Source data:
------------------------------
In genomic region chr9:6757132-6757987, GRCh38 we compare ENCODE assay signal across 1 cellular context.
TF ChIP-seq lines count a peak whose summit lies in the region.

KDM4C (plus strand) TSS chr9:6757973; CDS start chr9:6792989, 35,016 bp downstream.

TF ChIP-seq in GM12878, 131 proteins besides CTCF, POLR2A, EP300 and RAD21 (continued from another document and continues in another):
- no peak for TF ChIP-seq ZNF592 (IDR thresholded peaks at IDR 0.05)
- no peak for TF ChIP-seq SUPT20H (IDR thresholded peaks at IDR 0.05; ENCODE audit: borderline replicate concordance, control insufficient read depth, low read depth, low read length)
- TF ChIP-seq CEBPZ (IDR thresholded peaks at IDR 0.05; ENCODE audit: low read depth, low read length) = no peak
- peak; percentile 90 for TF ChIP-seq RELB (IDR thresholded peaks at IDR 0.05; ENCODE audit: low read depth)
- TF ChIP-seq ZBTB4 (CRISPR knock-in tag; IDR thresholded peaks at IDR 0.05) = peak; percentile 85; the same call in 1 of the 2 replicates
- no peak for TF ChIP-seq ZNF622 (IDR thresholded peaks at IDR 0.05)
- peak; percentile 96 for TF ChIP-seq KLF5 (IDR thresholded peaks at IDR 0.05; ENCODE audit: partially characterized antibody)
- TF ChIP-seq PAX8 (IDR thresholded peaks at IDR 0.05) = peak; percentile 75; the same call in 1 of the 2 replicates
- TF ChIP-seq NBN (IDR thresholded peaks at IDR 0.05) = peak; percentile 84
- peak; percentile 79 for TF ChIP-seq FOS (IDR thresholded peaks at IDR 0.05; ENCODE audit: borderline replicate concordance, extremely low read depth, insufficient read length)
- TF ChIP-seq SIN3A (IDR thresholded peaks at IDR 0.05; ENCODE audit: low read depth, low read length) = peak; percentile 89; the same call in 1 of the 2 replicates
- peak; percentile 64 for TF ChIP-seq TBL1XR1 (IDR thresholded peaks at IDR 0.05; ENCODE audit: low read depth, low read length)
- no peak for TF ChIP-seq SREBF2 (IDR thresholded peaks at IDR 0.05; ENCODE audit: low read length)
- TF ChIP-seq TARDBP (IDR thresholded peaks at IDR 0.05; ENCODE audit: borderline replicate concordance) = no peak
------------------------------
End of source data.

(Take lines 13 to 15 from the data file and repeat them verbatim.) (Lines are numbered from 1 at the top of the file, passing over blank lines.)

- TF ChIP-seq NBN (IDR thresholded peaks at IDR 0.05) = peak; percentile 84
- peak; percentile 79 for TF ChIP-seq FOS (IDR thresholded peaks at IDR 0.05; ENCODE audit: borderline replicate concordance, extremely low read depth, insufficient read length)
- TF ChIP-seq SIN3A (IDR thresholded peaks at IDR 0.05; ENCODE audit: low read depth, low read length) = peak; percentile 89; the same call in 1 of the 2 replicates